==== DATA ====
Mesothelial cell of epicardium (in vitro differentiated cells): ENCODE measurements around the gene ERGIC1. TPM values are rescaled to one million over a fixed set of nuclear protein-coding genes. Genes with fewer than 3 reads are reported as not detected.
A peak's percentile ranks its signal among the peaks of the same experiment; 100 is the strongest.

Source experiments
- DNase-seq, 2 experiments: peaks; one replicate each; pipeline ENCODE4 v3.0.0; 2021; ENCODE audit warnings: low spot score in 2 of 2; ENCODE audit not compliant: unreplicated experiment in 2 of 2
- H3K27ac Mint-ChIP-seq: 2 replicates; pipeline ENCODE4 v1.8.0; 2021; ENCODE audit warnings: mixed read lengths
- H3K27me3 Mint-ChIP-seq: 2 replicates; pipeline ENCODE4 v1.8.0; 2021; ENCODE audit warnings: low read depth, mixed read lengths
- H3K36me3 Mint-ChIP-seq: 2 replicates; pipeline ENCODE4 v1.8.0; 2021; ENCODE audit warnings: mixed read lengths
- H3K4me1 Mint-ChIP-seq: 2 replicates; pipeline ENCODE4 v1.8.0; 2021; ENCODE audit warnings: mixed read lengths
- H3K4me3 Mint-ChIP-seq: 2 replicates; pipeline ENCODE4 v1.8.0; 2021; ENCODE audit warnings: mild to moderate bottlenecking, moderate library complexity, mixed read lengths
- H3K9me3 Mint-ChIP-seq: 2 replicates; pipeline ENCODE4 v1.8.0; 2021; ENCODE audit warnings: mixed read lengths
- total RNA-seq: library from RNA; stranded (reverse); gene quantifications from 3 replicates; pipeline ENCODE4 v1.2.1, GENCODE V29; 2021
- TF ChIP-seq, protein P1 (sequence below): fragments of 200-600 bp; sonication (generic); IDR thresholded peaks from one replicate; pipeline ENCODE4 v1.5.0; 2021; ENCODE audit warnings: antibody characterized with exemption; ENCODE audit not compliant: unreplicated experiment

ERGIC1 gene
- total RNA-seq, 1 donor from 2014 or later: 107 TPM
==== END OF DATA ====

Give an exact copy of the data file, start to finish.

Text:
Mesothelial cell of epicardium (in vitro differentiated cells): ENCODE measurements around the gene ERGIC1. TPM values are rescaled to one million over a fixed set of nuclear protein-coding genes. Genes with fewer than 3 reads are reported as not detected.
A peak's percentile ranks its signal among the peaks of the same experiment; 100 is the strongest.

Source experiments
- DNase-seq, 2 experiments: peaks; one replicate each; pipeline ENCODE4 v3.0.0; 2021; ENCODE audit warnings: low spot score in 2 of 2; ENCODE audit not compliant: unreplicated experiment in 2 of 2
- H3K27ac Mint-ChIP-seq: 2 replicates; pipeline ENCODE4 v1.8.0; 2021; ENCODE audit warnings: mixed read lengths
- H3K27me3 Mint-ChIP-seq: 2 replicates; pipeline ENCODE4 v1.8.0; 2021; ENCODE audit warnings: low read depth, mixed read lengths
- H3K36me3 Mint-ChIP-seq: 2 replicates; pipeline ENCODE4 v1.8.0; 2021; ENCODE audit warnings: mixed read lengths
- H3K4me1 Mint-ChIP-seq: 2 replicates; pipeline ENCODE4 v1.8.0; 2021; ENCODE audit warnings: mixed read lengths
- H3K4me3 Mint-ChIP-seq: 2 replicates; pipeline ENCODE4 v1.8.0; 2021; ENCODE audit warnings: mild to moderate bottlenecking, moderate library complexity, mixed read lengths
- H3K9me3 Mint-ChIP-seq: 2 replicates; pipeline ENCODE4 v1.8.0; 2021; ENCODE audit warnings: mixed read lengths
- total RNA-seq: library from RNA; stranded (reverse); gene quantifications from 3 replicates; pipeline ENCODE4 v1.2.1, GENCODE V29; 2021
- TF ChIP-seq, protein P1 (sequence below): fragments of 200-600 bp; sonication (generic); IDR thresholded peaks from one replicate; pipeline ENCODE4 v1.5.0; 2021; ENCODE audit warnings: antibody characterized with exemption; ENCODE audit not compliant: unreplicated experiment

ERGIC1 gene
- total RNA-seq, 1 donor from 2014 or later: 107 TPM